MPI-PhT/94-84

LMU-23/94

November 1994

Production Mechanisms for Mesons in Photon--Photon
Collisions^{1}^{1}1Supported by the German Federal Ministry for Research
and Technology under contract No. 05 6MU93P.

Karol Kołodziej^{2}^{2}2
On leave from the Institute of Physics, University of Silesia,
PL–40007 Katowice, Poland,
Arnd Leike
and
Reinhold Rückl

Sektion Physik der Universität München,

Theresienstr. 37, D–80333 München, FRG

Max-Planck-Institut für Physik, Werner-Heisenberg-Institut,

Föhringer Ring 6, D-80805 München, FRG

Abstract

Using photon-photon collisions as a particularly transparent study case we investigate the production mechanisms for mesons. In nonrelativistic approximation and to it is shown that recombination of - and -quarks dominates by far over and fragmentation. This dominance persists up to the highest accessible transverse momenta and leads to distributions in energy which differ completely from the spectra expected on the basis of the fragmentation functions. For processes in which a -pair is radiated from a primary -quark, the fragmentation description is found to be inadequate. We anticipate important implications of these results for hadronic production of heavy quark resonances. Using realistic photon spectra we predict two-photon production rates for and at present and future -machines.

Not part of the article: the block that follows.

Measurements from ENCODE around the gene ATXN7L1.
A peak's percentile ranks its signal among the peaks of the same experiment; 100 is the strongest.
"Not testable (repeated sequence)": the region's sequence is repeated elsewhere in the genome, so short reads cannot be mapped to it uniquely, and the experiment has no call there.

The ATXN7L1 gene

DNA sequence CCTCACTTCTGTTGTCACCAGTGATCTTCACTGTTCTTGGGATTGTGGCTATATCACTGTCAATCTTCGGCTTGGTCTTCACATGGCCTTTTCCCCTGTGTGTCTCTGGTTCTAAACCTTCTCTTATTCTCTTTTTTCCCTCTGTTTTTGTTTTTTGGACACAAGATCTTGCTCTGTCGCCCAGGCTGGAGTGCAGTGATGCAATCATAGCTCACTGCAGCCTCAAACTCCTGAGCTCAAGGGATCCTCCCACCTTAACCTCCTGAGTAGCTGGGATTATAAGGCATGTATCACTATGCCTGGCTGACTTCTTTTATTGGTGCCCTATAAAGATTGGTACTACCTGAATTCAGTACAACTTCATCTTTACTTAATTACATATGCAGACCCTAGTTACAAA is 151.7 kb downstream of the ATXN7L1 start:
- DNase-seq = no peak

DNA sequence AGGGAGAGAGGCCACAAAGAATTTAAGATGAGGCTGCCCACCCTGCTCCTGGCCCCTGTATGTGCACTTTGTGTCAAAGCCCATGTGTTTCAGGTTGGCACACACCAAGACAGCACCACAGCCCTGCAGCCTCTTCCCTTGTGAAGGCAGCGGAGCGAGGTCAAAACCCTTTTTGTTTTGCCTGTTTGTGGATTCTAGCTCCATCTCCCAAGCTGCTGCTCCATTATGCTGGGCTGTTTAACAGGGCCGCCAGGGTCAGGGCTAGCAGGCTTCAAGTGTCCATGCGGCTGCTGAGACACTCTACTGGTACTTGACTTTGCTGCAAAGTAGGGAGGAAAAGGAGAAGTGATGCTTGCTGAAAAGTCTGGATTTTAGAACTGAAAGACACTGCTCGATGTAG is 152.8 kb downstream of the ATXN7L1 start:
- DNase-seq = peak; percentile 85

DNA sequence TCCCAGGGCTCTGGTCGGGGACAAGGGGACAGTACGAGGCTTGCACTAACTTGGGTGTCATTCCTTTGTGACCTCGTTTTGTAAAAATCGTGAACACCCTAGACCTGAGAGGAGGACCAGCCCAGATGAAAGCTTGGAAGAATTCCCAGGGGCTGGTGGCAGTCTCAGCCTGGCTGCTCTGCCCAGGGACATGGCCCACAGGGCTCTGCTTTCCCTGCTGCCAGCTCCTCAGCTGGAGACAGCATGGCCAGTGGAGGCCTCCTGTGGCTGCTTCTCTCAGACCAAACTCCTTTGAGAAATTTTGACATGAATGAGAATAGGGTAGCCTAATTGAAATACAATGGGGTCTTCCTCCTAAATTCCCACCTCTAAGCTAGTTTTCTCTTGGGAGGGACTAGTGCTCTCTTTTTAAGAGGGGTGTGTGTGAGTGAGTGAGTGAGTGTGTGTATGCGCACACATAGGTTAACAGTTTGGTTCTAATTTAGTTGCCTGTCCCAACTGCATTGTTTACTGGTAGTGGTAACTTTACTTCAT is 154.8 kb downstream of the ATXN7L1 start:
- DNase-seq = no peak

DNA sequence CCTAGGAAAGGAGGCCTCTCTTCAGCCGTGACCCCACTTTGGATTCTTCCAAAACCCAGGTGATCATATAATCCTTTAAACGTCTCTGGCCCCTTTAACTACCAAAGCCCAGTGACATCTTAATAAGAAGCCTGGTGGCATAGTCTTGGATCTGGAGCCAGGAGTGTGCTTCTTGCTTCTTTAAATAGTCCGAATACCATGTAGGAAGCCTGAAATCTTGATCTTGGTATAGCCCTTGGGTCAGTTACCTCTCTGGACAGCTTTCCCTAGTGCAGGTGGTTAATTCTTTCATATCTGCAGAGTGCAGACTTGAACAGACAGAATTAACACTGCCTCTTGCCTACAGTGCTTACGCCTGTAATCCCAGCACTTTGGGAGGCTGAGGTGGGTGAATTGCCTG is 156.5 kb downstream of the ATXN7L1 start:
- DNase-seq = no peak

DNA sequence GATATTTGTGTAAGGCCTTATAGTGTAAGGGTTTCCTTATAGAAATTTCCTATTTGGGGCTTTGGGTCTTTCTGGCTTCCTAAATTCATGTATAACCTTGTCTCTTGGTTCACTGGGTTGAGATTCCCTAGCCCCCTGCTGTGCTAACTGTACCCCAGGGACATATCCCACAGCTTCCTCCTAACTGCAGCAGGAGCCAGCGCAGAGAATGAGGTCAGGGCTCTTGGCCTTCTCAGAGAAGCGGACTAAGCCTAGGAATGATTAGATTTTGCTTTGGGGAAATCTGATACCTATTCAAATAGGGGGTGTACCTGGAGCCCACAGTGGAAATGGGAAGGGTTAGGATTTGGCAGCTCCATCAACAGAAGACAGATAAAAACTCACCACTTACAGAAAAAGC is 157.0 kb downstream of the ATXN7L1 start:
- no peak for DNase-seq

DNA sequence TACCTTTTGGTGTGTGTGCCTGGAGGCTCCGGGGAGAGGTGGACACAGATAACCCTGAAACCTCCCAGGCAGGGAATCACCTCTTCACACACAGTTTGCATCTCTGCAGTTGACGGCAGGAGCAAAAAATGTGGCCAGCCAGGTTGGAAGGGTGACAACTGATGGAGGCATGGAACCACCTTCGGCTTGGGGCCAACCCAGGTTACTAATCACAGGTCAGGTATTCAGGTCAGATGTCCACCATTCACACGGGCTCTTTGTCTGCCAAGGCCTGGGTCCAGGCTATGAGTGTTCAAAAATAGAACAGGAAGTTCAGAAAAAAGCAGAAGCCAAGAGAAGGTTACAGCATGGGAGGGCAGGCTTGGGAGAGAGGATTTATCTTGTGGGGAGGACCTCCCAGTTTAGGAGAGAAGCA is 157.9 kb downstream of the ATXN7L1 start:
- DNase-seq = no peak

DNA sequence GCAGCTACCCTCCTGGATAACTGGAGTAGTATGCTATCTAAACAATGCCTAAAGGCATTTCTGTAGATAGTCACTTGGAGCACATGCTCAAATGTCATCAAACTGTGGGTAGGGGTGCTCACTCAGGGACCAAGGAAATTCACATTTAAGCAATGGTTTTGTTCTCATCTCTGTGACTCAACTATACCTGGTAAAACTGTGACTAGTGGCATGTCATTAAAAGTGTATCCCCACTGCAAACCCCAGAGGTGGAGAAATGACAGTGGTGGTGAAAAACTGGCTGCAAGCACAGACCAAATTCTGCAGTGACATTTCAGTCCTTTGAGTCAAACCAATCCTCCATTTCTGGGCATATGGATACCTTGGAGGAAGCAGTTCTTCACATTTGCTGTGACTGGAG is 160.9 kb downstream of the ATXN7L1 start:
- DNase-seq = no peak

## 1 Introduction

Since the top quark seems to be too short-lived for quarkonium-like resonances to form, the -bound states are most likely the only narrow heavy quark resonances besides the well-known charmonium and bottomonium systems. Till now these so-called mesons have not yet been observed. However, they are expected to be in experimental reach with some luck already at LEP, more likely at the TEVATRON, but most certainly at the LHC. In addition, also the HERA-B experiment may get a glimpse on these very interesting bound states.

Because of flavour conservation in strong and electromagnetic processes, the ground state can only decay weakly unlike the and . This fact provides unique possibilities to investigate important aspects of strong and weak interactions and their interplay. Indeed, the nonrelativistic nature of these systems allows to calculate also genuinely nonperturbative quantities such as total production cross sections, fragmentation functions, decay constants, and transition form factors. For this reason, the system can serve as a testing ground for quantitative approaches to confinement problems and our understanding of soft hadron physics.